Peter verbalizes this shift from obligation-keeping mode to liberation-seeking mode when he says “Can anyone withhold the water for baptizing these people who have received the Holy Spirit just as we have?”

The tricky thing is balancing somewhere on the tightrope between obligation keeping and liberation seeking. Most of us know that pure obligation-keeping religion leads to an oppressive, stifling, regimented legalism that creates communities of faith with blinders on, unable and unwilling to respond either to the world or to God’s new movements of the spirit.

On the other hand, pure liberation-seeking leads to “tossing to and fro on the winds of doctrine,” seeking the next new thing (whatever it is) that will turn us loose from whatever restrictions we wishes to be released from.

When I was in college I was what I now jokingly call a Metho-Bap-Terian, a generic mainline Protestant with a toe in several churches and my heart and commitment in none. Feeling called to ministry, but not knowing which “company” to sign up with, I went to one of my religion professor for help. He didn’t give me an answer but he did give me a tool for thinking. (Good professor, right?)
He told me that almost any decision in life is about finding a balance between two equally valuable things: freedom and security. Basically the freer you are, the less security you have and vice versa. A system whereby clergy are appointed to their churches is very secure, but there is little freedom. A pure call system is very free with an almost complete lack of security.
Many times we try to increase our feelings of security with God by trying to restrict both our and God’s freedom. We try to draw inviolable lines of what’s okay and what’s not okay; of who’s in and who’s out; of what God can and can’t do.
And it is very scary to embrace the freedom that comes with realizing that those lines are fuzzier than we thought, and that God, being God, is free to do as God pleases and to love whom God loves whether we like it or not.

The command to love is probably as good a balancing point as any. My Mama told me once that Jesus had to command us to love one another, because love is not easy sometimes. If it were easy, no commands, no orders would be necessary. As it is there are times when we need the command to love so that we continue to behave in loving ways, even when we don’t feel like it. Thanks Mama.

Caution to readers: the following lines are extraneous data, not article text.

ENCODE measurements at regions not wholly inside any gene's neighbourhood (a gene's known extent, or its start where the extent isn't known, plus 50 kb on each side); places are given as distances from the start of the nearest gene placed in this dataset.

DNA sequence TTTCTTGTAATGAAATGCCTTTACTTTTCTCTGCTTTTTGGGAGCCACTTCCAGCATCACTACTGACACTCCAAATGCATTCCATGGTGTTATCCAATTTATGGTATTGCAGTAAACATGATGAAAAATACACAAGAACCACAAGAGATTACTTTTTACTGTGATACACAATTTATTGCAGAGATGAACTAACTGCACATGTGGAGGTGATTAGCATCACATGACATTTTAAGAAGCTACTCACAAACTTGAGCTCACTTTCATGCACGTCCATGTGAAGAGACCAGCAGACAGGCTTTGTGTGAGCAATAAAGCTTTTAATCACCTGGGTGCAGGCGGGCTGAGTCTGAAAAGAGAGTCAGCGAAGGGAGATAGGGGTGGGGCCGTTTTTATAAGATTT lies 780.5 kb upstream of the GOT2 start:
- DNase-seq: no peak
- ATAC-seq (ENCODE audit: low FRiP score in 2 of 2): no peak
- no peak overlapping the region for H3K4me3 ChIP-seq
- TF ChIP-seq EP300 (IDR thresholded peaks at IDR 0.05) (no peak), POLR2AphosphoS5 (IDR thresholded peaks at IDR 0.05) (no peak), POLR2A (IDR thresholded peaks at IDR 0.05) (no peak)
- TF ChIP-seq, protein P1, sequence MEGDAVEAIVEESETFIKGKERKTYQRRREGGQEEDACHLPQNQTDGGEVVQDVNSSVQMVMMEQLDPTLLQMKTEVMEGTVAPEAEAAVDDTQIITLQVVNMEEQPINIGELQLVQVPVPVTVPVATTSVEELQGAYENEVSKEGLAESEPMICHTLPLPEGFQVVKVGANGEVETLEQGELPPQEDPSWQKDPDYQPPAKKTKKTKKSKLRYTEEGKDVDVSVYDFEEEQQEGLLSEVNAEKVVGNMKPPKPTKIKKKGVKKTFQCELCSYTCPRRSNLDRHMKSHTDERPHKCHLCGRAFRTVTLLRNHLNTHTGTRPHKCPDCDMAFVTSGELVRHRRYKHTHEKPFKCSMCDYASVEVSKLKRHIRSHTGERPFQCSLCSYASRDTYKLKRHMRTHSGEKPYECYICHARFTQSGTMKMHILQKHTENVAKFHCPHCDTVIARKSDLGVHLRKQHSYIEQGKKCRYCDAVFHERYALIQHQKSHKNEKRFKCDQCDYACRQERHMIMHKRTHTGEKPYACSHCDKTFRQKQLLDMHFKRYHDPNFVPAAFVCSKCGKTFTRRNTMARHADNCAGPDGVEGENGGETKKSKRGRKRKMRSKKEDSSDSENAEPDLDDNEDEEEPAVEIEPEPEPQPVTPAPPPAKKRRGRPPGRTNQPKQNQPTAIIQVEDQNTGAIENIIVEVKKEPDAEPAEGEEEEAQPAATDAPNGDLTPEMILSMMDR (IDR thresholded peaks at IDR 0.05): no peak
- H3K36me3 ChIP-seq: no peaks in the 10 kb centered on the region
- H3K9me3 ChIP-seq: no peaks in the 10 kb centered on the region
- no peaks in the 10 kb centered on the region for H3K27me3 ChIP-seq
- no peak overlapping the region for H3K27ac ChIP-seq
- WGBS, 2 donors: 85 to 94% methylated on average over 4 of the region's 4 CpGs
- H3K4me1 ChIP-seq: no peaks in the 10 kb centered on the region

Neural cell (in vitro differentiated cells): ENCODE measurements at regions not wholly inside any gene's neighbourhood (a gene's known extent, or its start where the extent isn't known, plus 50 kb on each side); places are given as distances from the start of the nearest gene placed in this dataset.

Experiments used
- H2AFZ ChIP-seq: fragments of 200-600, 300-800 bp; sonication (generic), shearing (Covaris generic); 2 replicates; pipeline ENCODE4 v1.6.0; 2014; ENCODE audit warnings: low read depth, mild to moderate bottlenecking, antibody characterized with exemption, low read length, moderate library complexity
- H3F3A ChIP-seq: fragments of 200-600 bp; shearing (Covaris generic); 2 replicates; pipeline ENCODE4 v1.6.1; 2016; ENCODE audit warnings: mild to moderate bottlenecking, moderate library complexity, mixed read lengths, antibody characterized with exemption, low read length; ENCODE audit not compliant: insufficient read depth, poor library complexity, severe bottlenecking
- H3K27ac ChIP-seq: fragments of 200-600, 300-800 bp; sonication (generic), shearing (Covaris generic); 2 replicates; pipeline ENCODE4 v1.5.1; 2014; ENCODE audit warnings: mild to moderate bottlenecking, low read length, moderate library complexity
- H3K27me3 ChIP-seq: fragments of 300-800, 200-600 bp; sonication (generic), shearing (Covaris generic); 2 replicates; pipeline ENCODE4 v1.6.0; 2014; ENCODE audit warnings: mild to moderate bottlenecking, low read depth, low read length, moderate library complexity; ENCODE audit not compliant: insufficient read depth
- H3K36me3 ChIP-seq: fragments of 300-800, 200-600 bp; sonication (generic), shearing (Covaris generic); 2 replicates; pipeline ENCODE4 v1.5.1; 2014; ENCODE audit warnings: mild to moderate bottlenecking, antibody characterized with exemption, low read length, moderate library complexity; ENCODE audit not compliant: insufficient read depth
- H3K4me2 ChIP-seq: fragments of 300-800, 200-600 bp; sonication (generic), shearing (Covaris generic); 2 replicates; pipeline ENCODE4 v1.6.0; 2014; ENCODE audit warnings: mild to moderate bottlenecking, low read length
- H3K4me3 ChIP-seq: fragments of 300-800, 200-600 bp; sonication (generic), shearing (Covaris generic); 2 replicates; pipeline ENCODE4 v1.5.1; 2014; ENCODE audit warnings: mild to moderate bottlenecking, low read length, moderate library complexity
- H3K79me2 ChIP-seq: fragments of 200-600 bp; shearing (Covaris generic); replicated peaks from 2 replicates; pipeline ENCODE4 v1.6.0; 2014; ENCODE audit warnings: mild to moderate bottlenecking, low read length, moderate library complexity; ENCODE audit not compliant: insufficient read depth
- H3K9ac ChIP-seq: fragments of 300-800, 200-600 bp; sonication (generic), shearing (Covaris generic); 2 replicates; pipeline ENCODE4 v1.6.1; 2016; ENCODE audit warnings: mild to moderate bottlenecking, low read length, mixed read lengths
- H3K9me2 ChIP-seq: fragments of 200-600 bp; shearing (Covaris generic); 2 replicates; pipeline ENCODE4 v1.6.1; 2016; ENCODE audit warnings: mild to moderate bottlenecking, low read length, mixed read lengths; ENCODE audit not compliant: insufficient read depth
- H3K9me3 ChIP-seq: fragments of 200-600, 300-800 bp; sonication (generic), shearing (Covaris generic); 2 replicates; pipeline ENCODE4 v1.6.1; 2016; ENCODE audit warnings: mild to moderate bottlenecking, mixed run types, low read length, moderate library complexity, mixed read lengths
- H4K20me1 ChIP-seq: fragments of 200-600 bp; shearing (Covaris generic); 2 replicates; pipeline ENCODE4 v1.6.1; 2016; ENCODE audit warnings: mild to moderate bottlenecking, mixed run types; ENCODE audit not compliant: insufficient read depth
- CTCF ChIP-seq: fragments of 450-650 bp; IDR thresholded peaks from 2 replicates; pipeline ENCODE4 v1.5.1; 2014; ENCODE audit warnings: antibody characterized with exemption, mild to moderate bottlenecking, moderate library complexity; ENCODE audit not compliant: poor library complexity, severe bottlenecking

G.K. Chesterton said somewhere, “Jesus told us to love our neighbors. In another place, he told us to love our enemies. This is because, generally speaking, they are the same people.” Again, the command is very, very clear because the task is very, very hard.

So, what is it that the gospel calls to today? Some of us may need to think about establishing a few guidelines, obligations so to speak, for our lives. A little discipline never hurt anybody. Think of it as diet and exercise for the soul.
But most of us need to think through and change whatever attitudes and behaviors we are carrying around that may be protecting our own feelings of security but which are hampering the God-given freedom of others.
The story is that sometime during the early days of the reformation, someone insisted to Luther that the “obligation” to go to confession and to attend mass every week had to be retained. “If we don’t require it, people won’t come,” they said.
Luther replied, “Well, that is just the risk we will have to take for the freedom of the gospel.”
The question today is, “What risks are we called to make for the freedom of the gospel?”
Amen and amen.
(1) USA Today, May 8, 2006